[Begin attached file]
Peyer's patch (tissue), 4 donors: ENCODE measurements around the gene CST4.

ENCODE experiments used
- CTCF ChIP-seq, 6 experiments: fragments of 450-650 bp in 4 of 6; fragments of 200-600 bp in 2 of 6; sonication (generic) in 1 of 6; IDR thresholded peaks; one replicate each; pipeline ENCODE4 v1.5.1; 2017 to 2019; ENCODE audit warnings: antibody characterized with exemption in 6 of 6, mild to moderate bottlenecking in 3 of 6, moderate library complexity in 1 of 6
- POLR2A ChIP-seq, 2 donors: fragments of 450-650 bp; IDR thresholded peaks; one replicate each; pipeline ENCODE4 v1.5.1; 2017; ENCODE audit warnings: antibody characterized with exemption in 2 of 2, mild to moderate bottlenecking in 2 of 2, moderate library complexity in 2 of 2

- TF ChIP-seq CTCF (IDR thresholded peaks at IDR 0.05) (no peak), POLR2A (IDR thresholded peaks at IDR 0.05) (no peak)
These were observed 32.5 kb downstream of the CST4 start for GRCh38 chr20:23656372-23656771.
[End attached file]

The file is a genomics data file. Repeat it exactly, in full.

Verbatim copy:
Peyer's patch (tissue), 4 donors: ENCODE measurements around the gene CST4.

ENCODE experiments used
- CTCF ChIP-seq, 6 experiments: fragments of 450-650 bp in 4 of 6; fragments of 200-600 bp in 2 of 6; sonication (generic) in 1 of 6; IDR thresholded peaks; one replicate each; pipeline ENCODE4 v1.5.1; 2017 to 2019; ENCODE audit warnings: antibody characterized with exemption in 6 of 6, mild to moderate bottlenecking in 3 of 6, moderate library complexity in 1 of 6
- POLR2A ChIP-seq, 2 donors: fragments of 450-650 bp; IDR thresholded peaks; one replicate each; pipeline ENCODE4 v1.5.1; 2017; ENCODE audit warnings: antibody characterized with exemption in 2 of 2, mild to moderate bottlenecking in 2 of 2, moderate library complexity in 2 of 2

- TF ChIP-seq CTCF (IDR thresholded peaks at IDR 0.05) (no peak), POLR2A (IDR thresholded peaks at IDR 0.05) (no peak)
These were observed 32.5 kb downstream of the CST4 start for GRCh38 chr20:23656372-23656771.